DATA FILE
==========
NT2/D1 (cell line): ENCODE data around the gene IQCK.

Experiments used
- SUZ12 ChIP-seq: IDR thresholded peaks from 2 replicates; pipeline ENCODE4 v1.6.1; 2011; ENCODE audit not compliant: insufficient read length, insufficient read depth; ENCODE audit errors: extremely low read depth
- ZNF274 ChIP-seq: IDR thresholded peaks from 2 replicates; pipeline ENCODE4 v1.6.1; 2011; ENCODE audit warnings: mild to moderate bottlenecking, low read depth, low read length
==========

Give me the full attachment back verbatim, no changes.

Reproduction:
NT2/D1 (cell line): ENCODE data around the gene IQCK.

Experiments used
- SUZ12 ChIP-seq: IDR thresholded peaks from 2 replicates; pipeline ENCODE4 v1.6.1; 2011; ENCODE audit not compliant: insufficient read length, insufficient read depth; ENCODE audit errors: extremely low read depth
- ZNF274 ChIP-seq: IDR thresholded peaks from 2 replicates; pipeline ENCODE4 v1.6.1; 2011; ENCODE audit warnings: mild to moderate bottlenecking, low read depth, low read length